The Unspoken Word

Inherent Power

I believe that words carry great power.  Maybe it's because God spoke the universe into existence or because Christ is the Word Become Flesh.  Or maybe it's because I'm a blogger and an aspiring lawyer who believes in what I do.  Either way, words and create, encourage, inspire, build entire civilizations, or tear them down.  For this reason, we often focus on the words we say and their impact on others. 

Gaining Wisdom

When James 1 is preached on, many focus on the fact that the spoken word cannot be taken back, and it is wise to hold back what would be otherwise said in haste.  When I read this passage, though, I was left wondering whether bridling the tongue can be a means to wisdom itself as well:

Know this, my beloved brothers: let every person be quick to hear, slow to speak, slow to anger; for the anger of man does not produce the righteousness of God.

Notice how the reason for being low to speak and slow to anger isn't so that you "don't hurt others' feelings."  The motivation is that anger is antithetical to producing righteousness.  If anger is bridled, a person has time to focus on the words left unspoken.  Was I really going to say that?  Where did that come from?  One has the time to capture his or her thoughts and examine them in light of the Word, and this examination shows us the areas we must excise to come into line with God's righteousness.

Combating Deceit

If anyone thinks he is religious and does not bridle his tongue but deceives his heart, this person’s religion is worthless.

Words have power: one of these powers is deception, and what is more powerful than self-deception?  There is an inverse correlation between bridling one's tongue and deceiving one's heart.  When we speak, we give free-reign to the desires of our heart.  The problem is that our hearts are notoriously sinful.  But when we bridle our tongues, we may examine our hearts and ask the Spirit to remind us who we are in Christ and empower us to live like the people we were created to be.

This is a hard lesson for me because as I said earlier, I work with words.  It's what I do, and in my professional field, the faster and better you work with words, the more valuable you are. Even so, the lesson learned from the unspoken word is far more valuable.  The slower I am to speak, the quicker I will be to listen to the Spirit.

Steadfastness: A Second Look

Make a mental list of traits you enjoy in others: the attributes you admire, the things that draw you to your friends, your own personal strengths, or the characteristics you wish you had.  Chances are, things like love, courage, honesty, creativity, and having a good sense of humor made the list.  Chances are, "steadfastness" didn't.  The word itself sounds archaic, stoic, and generally- boring.  Imagine putting that on a resume (or God-forbid, a dating profile): "Hi, my name is ___________.  I'm well-known for being steadfast."

We're a culture that values free-thinking, adaptability, and spontaneity.  Everything is new, fun, exciting, and engaging.  You can set the alarm on your new iPhone 4 one night, and when you wake up, they'll come out with the iPhone 6.  Consumer-culture aside, these values aren't themselves good or bad; it's just the world we live in.  Yet often, there's a weird disconnect between what we know, how we think, and how we act.  It's like we look at ourselves in a mirror, walk away, and forget.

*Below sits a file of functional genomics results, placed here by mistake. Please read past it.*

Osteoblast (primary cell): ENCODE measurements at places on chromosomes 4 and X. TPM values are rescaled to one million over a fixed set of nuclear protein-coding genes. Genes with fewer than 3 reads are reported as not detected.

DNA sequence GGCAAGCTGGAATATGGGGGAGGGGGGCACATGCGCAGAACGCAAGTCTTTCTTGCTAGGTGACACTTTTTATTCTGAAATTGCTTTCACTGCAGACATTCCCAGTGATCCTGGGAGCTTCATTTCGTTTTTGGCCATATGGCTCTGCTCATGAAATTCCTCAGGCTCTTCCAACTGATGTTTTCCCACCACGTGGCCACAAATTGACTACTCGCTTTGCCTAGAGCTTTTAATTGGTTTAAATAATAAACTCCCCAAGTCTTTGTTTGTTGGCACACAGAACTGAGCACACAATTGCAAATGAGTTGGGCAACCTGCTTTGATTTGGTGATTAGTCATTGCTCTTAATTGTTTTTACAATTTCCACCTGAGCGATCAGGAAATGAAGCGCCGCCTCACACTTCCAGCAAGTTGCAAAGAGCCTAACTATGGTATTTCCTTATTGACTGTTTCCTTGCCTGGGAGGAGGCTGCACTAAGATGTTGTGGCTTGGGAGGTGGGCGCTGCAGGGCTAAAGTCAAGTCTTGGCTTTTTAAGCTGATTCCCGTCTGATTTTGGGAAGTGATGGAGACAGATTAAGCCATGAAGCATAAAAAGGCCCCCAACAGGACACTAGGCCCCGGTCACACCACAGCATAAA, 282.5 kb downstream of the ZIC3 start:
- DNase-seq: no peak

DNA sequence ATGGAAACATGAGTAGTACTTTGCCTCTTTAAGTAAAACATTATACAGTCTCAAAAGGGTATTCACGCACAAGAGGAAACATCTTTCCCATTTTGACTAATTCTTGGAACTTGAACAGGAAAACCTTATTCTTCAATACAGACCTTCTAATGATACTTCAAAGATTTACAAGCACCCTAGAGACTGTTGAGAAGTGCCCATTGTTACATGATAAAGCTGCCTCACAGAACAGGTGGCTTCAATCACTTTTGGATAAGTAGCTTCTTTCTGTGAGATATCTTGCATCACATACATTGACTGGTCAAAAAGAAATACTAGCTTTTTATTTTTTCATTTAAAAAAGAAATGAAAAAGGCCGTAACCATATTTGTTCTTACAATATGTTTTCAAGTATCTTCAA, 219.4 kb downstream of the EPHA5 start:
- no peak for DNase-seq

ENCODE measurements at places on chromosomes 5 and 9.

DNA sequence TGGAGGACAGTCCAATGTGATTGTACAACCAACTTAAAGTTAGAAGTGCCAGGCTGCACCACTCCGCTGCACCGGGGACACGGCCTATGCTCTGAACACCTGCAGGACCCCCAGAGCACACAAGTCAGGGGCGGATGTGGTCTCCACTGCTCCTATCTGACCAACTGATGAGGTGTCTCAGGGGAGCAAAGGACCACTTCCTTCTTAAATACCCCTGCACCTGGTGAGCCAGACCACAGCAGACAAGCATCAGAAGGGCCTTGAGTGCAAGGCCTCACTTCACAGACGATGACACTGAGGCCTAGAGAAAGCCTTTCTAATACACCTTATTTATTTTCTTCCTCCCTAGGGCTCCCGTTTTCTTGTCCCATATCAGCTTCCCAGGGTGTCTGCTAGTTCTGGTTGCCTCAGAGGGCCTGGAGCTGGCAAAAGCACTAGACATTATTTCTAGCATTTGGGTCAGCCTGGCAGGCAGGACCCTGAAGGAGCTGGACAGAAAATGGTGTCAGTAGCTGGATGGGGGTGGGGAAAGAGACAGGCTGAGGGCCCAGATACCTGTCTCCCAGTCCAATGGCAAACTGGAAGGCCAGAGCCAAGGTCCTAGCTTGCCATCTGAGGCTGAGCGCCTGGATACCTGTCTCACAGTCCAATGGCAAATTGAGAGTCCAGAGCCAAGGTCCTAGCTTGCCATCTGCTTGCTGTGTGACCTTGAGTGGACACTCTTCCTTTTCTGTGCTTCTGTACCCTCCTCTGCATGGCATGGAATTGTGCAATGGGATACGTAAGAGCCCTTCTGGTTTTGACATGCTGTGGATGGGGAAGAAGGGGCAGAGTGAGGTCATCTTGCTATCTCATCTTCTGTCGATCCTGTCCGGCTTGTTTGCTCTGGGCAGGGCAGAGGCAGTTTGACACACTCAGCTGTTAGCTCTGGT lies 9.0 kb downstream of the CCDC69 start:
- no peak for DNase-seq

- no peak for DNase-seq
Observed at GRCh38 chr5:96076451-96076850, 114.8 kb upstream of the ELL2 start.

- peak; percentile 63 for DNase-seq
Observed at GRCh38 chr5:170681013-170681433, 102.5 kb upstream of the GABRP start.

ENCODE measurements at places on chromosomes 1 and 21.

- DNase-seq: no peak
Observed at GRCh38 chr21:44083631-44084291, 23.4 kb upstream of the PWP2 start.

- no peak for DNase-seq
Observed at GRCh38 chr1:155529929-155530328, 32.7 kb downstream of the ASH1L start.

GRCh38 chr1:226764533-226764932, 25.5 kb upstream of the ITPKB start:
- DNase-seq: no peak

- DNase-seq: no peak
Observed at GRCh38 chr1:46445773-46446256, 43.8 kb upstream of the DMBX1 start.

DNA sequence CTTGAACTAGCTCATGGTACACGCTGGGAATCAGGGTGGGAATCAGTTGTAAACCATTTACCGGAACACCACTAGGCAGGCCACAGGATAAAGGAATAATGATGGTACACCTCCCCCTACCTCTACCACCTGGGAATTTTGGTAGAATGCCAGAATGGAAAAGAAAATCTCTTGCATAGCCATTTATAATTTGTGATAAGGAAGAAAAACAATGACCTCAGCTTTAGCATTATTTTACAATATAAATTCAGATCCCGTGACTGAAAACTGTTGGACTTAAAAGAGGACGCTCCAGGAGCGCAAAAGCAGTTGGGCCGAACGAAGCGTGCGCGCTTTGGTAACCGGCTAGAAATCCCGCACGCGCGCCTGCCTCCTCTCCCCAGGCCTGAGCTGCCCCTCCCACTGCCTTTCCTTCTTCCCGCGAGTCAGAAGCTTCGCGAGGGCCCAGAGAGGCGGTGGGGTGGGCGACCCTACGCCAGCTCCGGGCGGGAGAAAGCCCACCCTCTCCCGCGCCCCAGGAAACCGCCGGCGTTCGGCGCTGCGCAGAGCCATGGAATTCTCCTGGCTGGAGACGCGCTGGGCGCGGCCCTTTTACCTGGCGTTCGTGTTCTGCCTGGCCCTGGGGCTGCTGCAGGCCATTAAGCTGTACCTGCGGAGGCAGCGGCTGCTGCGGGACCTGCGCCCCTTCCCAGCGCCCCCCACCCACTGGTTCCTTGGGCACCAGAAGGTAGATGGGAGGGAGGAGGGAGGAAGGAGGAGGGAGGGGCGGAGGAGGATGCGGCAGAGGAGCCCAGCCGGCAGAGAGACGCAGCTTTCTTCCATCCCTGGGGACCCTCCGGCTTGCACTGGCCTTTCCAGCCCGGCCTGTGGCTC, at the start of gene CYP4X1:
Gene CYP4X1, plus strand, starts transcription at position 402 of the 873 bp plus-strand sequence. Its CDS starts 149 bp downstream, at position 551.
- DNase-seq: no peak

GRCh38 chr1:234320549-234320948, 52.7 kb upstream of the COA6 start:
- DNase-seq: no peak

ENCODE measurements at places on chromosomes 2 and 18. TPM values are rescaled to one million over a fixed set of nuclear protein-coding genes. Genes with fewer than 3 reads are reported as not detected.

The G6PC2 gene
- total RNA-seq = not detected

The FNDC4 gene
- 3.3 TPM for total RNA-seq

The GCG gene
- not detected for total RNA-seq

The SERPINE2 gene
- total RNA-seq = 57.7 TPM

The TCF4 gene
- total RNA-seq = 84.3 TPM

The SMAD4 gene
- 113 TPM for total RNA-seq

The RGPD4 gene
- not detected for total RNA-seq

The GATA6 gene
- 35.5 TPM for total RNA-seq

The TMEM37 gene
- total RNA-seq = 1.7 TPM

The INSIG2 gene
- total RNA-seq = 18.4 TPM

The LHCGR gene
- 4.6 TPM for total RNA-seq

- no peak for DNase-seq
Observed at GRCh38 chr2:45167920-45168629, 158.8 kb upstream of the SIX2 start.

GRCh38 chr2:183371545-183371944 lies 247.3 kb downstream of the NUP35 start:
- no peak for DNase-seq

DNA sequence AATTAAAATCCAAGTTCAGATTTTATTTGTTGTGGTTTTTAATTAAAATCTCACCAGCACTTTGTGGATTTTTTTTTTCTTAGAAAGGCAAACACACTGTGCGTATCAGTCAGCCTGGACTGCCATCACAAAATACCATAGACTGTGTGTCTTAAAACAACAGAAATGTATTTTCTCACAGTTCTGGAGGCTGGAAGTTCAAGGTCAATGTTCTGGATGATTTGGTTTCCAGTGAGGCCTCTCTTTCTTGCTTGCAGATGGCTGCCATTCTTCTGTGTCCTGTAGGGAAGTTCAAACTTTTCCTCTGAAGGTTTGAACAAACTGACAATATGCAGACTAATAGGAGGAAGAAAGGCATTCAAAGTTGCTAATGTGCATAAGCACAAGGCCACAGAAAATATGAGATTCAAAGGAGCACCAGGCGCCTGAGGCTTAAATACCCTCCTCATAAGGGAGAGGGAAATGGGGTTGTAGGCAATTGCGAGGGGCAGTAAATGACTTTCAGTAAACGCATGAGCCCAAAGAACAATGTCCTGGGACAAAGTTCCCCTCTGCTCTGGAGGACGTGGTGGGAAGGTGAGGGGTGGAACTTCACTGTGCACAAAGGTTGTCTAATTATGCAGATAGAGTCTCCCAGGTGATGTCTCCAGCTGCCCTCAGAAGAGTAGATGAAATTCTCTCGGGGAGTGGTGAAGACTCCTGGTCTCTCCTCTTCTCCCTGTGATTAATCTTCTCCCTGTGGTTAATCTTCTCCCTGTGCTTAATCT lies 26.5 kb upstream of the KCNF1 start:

Make a mental list of the attributes of God: the things we praise Him for, the things we sing about.  Isn't immutability one of the most celebrated aspects of God Himself?  He is the Alpha and the Omega, the first and the last, the same yesterday, today, and forever.  Entire Psalms extol his steadfast love which endures forever.  Why?  Because if God is love, and God doesn't change, we can rely on him to keep loving us.  There's great comfort in that.  The attributes of God we praise are meaningless if he's going to be fickle about it.  But God is immutable.  His character remains steadfast.

I opened up to James today (after, admittedly, not reading my Bible for some time) and came across these verses:
Count it all joy, my brothers, when you meet trials of various kinds, for you know that the testing of your faith produces steadfastness.  And let steadfastness have its full effect, that you may be perfect and complete, lacking in nothing.
After reading that, steadfastness doesn't seem so boring after all.  Someone who is steadfast doesn't change, but they don't change because the full effect of steadfastness is perfection.  Steadfastness in and of itself may not seem like that exciting of a goal, but sanctification, perfection, and lacking nothing?  I can get behind that.

So when we meet trials of various kinds (and we will), we can count it as joy.  Not because we are adaptable and spontaneous (which are certainly desirable and useful traits), but because we have a steadfast faith in a steadfast God.  The wind blows, the flowers fade, wealth and intellect and beauty degrade, but he who abides in the will of God stands forever.

Practicing Affirmation Book Review (3.5/5)

Affirmation apologetic, but lacks practicality (for me)

In "Practicing Affirmation," Sam Crabtree presents an excellent apologetic in defense of affirming others. It is a practice long-neglected and much-needed. He explains why affirming others, despite their sin, is a good, uplifting, and godly practice for both parties. He scorns flattery, manipulation, and praise of worldly attributes and differentiates these from biblical affirmation, which looks for the image of the divine in each person. This affirmation is warranted, he argues, because the unregenerate individual is made in the image of God, and the regenerate believer is re-made in the image of Christ. When we become students of those around us and look for ways that God is working in them, we gain the power to both encourage them as individuals and glorify the God who works in and through them.